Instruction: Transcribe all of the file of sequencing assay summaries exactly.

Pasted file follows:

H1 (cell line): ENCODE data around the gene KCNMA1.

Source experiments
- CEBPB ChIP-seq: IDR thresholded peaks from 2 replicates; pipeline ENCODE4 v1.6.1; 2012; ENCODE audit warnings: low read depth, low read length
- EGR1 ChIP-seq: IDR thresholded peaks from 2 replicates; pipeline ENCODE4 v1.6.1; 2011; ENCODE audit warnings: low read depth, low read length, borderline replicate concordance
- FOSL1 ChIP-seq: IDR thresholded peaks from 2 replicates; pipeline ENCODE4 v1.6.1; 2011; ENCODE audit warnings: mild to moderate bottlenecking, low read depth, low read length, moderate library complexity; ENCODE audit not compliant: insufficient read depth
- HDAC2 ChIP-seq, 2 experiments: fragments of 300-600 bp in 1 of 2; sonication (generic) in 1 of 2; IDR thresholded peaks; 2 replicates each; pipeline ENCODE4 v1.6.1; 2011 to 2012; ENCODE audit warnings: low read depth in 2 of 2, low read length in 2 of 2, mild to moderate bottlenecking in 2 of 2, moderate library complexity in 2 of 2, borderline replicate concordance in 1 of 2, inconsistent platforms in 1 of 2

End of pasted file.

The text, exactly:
H1 (cell line): ENCODE data around the gene KCNMA1.

Source experiments
- CEBPB ChIP-seq: IDR thresholded peaks from 2 replicates; pipeline ENCODE4 v1.6.1; 2012; ENCODE audit warnings: low read depth, low read length
- EGR1 ChIP-seq: IDR thresholded peaks from 2 replicates; pipeline ENCODE4 v1.6.1; 2011; ENCODE audit warnings: low read depth, low read length, borderline replicate concordance
- FOSL1 ChIP-seq: IDR thresholded peaks from 2 replicates; pipeline ENCODE4 v1.6.1; 2011; ENCODE audit warnings: mild to moderate bottlenecking, low read depth, low read length, moderate library complexity; ENCODE audit not compliant: insufficient read depth
- HDAC2 ChIP-seq, 2 experiments: fragments of 300-600 bp in 1 of 2; sonication (generic) in 1 of 2; IDR thresholded peaks; 2 replicates each; pipeline ENCODE4 v1.6.1; 2011 to 2012; ENCODE audit warnings: low read depth in 2 of 2, low read length in 2 of 2, mild to moderate bottlenecking in 2 of 2, moderate library complexity in 2 of 2, borderline replicate concordance in 1 of 2, inconsistent platforms in 1 of 2